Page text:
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whiteware, any of a broad class of ceramic products that are white to off-white in appearance

and frequently contain a significant vitreous, or glassy, component. Including products as diverse
as fine china dinnerware, lavatory sinks and toilets, dental implants, and spark-plug insulators,
whitewares all depend for their utility upon a relatively small set of properties: imperviousness to
fluids, low conductivity of electricity, chemical inertness, and an ability to be formed into
complex shapes. These properties are determined by the mixture of raw materials chosen for the
products, as well as by the forming and firing processes employed in their manufacture.
In this article the raw materials, properties, and applications of whiteware ceramics are reviewed.
At certain points in the article there are references to specific industrial processes employed in
the manufacture of whiteware products. For more detailed description of these processes, see
industrial ceramics.

Raw materials: clay, flint, and feldspar

Whitewares are often referred to as triaxial bodies, owing to the three mineral typesclay, silica,
and feldsparconsistently found in their makeup. Clay is the plastic component, giving shaping
abilities to the unfired product and also serving as a glass former during firing. Flint (the
common name used in the industry for all forms of silica) serves as a filler, lending strength to
the shaped body before and during firing. Feldspar serves as a fluxing agent, lowering the
melting temperatures of the mixture.
Clay is the most important of the ingredients, and the most important clay used in fine whiteware
products is kaolin, also known as china clay. Kaolin is the only type of clay from which a white,
translucent, vitreous ceramic can be made. It is a refractory clay, meaning that it can be fired at
high temperatures without deforming, and it is white-burning, meaning that it imparts whiteness
to the finished ware. Kaolin is formed principally of the mineral kaolinite, a hydrous
aluminosilicate with a fine, platy structure; its ideal chemical formula is Al2(Si2O5)(OH)4. China
clays are composed mostly of well-ordered kaolinite, with no impurities. Lower-grade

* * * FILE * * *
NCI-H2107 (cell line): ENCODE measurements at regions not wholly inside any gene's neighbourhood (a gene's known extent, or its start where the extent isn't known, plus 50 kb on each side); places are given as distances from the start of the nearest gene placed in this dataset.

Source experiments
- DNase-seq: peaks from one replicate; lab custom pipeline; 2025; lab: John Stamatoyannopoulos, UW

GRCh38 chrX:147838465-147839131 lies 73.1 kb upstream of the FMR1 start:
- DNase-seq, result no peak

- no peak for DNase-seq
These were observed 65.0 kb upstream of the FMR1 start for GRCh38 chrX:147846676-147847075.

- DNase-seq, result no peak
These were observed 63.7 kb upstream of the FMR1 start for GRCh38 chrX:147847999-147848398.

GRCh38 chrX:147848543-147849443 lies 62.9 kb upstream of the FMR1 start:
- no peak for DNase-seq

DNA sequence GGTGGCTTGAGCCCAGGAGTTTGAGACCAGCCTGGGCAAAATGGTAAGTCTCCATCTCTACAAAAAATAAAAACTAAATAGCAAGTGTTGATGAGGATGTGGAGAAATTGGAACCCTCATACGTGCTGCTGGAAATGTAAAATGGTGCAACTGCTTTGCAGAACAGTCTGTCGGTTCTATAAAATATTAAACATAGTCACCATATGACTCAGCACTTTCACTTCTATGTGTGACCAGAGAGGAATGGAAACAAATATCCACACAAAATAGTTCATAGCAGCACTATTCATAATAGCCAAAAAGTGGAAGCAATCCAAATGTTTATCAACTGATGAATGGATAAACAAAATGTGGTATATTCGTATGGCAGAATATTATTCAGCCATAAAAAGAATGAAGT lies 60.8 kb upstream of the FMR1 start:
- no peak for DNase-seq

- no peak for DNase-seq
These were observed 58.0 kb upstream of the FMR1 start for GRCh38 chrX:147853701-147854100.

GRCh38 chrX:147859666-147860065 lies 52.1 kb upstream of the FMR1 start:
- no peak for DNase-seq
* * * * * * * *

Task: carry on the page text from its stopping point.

whitewares are usually made of ball clays, which incorporate ordered and disordered kaolinite
plus other clay minerals and impurities. These impuritiesparticularly iron oxidesrender the
fired ware off-white to gray or tan in colour.

Whiteware products are often differentiated into three main classesporous, semivitreous, and
vitreousaccording to their degree of vitrification (and resulting porosity). Proceeding from
porous to vitreous, more particular product categories include earthenware, stoneware, china, and
technical porcelains. Earthenware is nonvitreous and of medium porosity. It is often glazed to
provide fluid impermeability and an attractive finish. Specific products include tableware and
decorative tile ware. Stoneware is a semivitreous or vitreous whiteware with a fine
microstructure (that is, a fine arrangement of solid phases and glass on the micrometre level).
Products include tableware, cookware, chemical ware, and sanitary ware (e.g., drainpipe).

All vitreous whitewares are often referred to as porcelains, but in the ceramics industry a
distinction is maintained between the true porcelains (or technical porcelains) and china. China is
vitreous whiteware for nontechnical applications. Because of its high glass content, it can be
used unglazed, though it also can be glazed for aesthetic appeal. China is known for high
strength and impact resistance and also for low water absorptionall deriving from the high
glass content. Typical products include hotel china, a lower grade of china tableware with a
strength and impact resistance suiting it to commercial use; fine china (including bone china), a
highly vitreous, translucent tableware; and sanitary plumbing fixtures.
Technical porcelains, like china, are vitreous and nonporous. They are similarly strong and
impact-resistant, but they are also chemically inert in corrosive environments and are excellent
insulators against electricity. Applications include chemical ware, dental implants, and electric
insulators, including spark-plug insulators in automobile engines.